Walkabout by James Vance Marshall
Walkabout is the story of a meeting of two very different cultures. A girl and her younger brother on their way to Australia from America are stranded in the Northern Territory after a plane crash in which they are the only survivors. They encounter a young Aboriginal boy on his ‘walkabout.’ He helps them find water and food but the girl mistrusts him and he misunderstands her behaviour, resulting in tragic consequences. The story is short, simple and sparse and a wonderful book to read aloud.
Charlotte Mason said in Home Education, Volume 1:
‘Every now and then there occurs a holy moment, felt to be holy by mother and child.’
This book helped to bring about a holy moment in the life of my youngest son who was about 6 years old at the time. There was a poignant event towards the end of the story which led to some very deep questions about the nature of God and how he viewed people who didn’t know Him. I’ll never forget the impact that story had on my son and the opening it gave me to communicate something of the heart of God to him.
Holy moments are not usually planned and they can come when we are least expecting them. Sharing a good book with a child creates an environment which is conducive to times like this.
Enemy Brothers by Constance Savery
Written in the early years of World War 2, Enemy Brothers is an outstanding story that revolves around Dym, a young man serving in the R.A.F. who believes that a 12 year old German boy imprisoned on a British man-of-war and brought back to England is his brother who was kidnapped as an infant and whom he had been searching for before the war put a halt to his efforts.
What sets this story apart is the developing relationship between Dym and his estranged brother and the patience and faith displayed in the older brother as he tenderly works at breaking down the indoctrination and resistance of the younger boy. It is a story of ‘love bears all things, believes all things, hopes all things.’
Incident at Hawk’s Hill by Allan Eckert
‘A slightly fictionized version of an incident which actually occurred at the time and place noted.’
The time was 1870 and the place was the Winnipeg area in Canada. Ben, a withdrawn, lonely and frail little boy of 6 years of age, wanders away from his home and disappears into the surrounding prairie. For two months there is no trace of Ben, no clue as to what has happened to him. How he is eventually found and how he survived for all that time with nothing but a female badger to help him is a gripping, emotional story.
We don’t have badgers here and we’ve never seen one except in pictures – a wombat might be our closest match, but it was easy to become involved in this story nonetheless. Not surprisingly, it was a Newberry Honor Book in 1972.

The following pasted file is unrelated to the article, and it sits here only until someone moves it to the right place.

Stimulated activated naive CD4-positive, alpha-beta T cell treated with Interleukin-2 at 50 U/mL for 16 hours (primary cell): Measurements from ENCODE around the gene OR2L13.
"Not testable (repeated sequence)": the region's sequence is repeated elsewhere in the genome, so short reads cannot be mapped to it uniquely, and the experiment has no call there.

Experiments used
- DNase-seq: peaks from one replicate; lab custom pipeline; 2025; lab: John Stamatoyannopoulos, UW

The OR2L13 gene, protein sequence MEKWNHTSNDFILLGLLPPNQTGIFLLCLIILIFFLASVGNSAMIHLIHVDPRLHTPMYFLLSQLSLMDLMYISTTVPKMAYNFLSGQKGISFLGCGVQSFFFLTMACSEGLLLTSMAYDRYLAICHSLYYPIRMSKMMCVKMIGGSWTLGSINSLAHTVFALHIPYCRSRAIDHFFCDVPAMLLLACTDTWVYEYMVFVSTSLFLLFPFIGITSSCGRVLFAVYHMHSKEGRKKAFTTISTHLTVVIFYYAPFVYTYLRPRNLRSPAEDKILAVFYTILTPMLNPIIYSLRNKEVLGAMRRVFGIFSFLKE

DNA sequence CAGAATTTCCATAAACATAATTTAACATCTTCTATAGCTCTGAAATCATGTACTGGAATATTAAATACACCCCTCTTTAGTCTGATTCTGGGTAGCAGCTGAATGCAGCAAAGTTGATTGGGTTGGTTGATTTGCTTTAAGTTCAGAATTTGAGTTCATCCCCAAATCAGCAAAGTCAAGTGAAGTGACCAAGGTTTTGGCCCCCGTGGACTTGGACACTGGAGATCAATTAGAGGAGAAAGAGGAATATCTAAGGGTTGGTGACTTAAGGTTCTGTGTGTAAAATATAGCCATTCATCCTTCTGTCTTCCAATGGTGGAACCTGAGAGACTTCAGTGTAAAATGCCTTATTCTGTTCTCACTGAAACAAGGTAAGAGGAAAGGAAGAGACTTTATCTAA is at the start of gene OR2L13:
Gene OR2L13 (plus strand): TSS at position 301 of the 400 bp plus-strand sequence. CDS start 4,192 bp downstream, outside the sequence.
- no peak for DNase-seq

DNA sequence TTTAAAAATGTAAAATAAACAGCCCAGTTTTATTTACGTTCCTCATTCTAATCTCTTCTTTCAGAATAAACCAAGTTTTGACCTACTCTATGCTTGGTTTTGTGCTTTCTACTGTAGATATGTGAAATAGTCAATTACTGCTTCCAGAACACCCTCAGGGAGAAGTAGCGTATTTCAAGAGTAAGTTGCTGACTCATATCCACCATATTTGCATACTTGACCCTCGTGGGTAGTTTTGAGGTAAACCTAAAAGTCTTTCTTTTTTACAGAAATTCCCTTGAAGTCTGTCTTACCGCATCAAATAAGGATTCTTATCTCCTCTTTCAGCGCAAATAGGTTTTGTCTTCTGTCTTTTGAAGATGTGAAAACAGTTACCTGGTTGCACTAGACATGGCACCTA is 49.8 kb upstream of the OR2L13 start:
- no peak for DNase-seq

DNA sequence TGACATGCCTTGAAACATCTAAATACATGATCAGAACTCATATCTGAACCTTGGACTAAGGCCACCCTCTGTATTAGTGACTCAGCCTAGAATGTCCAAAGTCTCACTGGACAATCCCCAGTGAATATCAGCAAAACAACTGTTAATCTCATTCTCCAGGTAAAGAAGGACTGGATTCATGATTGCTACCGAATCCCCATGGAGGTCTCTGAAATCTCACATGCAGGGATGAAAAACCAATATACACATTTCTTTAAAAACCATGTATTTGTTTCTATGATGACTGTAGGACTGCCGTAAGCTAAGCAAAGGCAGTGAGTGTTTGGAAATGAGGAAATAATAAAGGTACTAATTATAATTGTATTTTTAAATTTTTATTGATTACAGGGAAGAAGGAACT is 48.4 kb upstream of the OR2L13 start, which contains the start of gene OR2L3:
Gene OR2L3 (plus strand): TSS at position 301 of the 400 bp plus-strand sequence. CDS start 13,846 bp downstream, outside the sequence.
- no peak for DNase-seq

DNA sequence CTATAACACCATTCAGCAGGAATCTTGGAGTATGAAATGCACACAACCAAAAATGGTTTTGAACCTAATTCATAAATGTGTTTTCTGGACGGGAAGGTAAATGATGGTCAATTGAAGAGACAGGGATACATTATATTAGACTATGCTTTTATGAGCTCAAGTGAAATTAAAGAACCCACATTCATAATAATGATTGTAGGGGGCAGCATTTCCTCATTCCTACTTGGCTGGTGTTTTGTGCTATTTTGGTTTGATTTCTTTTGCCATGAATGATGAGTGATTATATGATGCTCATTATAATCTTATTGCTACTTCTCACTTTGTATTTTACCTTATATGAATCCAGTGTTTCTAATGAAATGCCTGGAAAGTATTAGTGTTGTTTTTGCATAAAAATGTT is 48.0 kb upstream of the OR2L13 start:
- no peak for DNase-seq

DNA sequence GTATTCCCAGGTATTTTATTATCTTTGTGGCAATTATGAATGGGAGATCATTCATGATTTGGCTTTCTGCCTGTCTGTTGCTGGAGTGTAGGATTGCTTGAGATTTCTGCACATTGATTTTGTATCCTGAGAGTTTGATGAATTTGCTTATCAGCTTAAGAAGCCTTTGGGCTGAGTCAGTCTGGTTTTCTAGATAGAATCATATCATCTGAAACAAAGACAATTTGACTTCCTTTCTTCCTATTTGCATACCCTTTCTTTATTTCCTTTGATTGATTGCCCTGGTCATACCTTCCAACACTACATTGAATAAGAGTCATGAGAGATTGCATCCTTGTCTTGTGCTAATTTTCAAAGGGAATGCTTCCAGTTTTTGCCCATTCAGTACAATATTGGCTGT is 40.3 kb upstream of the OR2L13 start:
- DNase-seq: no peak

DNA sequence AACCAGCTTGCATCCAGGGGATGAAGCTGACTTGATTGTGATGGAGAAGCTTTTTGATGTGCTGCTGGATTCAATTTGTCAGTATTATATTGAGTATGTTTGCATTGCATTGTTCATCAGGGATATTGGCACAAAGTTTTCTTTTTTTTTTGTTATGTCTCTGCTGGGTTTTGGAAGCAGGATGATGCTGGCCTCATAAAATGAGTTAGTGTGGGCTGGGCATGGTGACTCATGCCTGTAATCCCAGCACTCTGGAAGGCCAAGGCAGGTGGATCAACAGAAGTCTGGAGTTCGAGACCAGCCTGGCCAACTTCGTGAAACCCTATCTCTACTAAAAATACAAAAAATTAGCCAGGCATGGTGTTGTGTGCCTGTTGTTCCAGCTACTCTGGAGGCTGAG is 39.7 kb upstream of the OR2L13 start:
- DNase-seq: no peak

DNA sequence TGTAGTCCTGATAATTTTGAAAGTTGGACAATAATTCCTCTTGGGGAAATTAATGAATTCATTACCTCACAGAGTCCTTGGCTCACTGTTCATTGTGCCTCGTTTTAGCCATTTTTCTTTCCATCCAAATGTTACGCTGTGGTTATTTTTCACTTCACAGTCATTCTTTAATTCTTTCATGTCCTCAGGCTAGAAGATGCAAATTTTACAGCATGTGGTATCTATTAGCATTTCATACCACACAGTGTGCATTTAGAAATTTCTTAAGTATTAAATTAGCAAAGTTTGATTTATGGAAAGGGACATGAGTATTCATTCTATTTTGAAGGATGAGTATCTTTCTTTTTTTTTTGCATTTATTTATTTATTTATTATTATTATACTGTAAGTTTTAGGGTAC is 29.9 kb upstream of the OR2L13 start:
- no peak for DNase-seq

The King’s Swift Rider by Mollie Hunter
Mollie Hunter (1922-2012) was a well-known Scottish author who drew much of her material for her novels from Scotland’s history. This book is based on actual events that occurred during the war of Scottish independence during the time of Robert the Bruce. It’s a thrilling book, full of action, heroic deeds and patriotism. It does have a couple of gory moments that you might need to slightly edit. If you have any Scottish heritage in you at all your blood will rise and you’ll want to listen to the bagpipes.
15 thoughts on “Four First Rate Living Books to Read Aloud”
I am taking note of all four of them. I like your reviews and what you share about Walkabout.Thank you.
Have the first book:) Actually have only watched the movie as a teen, it made me uncomfortable for some reason, can't remember why. Keep meaning to get the second, have read the third as a RD copy, and although I don't have the 4th I have several others by the author. Love reading your book review:)
I could imagine a movie version of Walkabout might get uncomfortable, depending on how it was handled – haven't seen the movie. The good thing about reading aloud is being able to edit if necessary; which I've often done to some extent because of the range of ages we have. Enemy Brothers is one of my favourites.
As the author of the Constance Savery website, I appreciated your review of Enemy Brothers. It is a challenge to write a long review that gets to the heart of things and even harder to write a short one. Congratulations!I wasn't aware that Walkabout, the movie, was based upon a book, which I plan to get and read. The beginning of the movie is much more traumatic than a 'simple plane crash' and I don't doubt that many viewers would be disturbed by the movie–which I certainly would not recommend for young children. The voice-over version of the movie is well worth listening to.
Thank you! Reb & the Rebcoats was also another Constance Savery book we read & thought was very good also. She brought a different & thoughtful perspective to the two time periods she wrote about in these books.
What wonderful-sounding books! I love it that a young child can identify with the hero of each story and make emotional connections!
Oh, I remember reading Walkabout when I was at school (many moons ago!) It made a great impression then, I remember, especially thinking about how someone can will themselves to die. I must get hold of a copy for my kids, thank you for your recommendations.
Great reviews, I'm always looking for good books- could you put an age recommendation with them, 4 of my children are under 9.Thank you so much
Hi Kim, the age recommendations on the books are 10 & up except for the Mollie Hunter book which is 12 & up. I've read all 4 with younger children around 6 years of age with some slight editing on Walkabout (140 pgs) & King's Swift Rider (241 pgs). I try to choose books which will suit a range of ages & usually end up veering to books that are a bit above the younger ones but they usually enjoy them anyhow. Hawk's Hill – 207 pgs; Enemy Bros.287 pgs.
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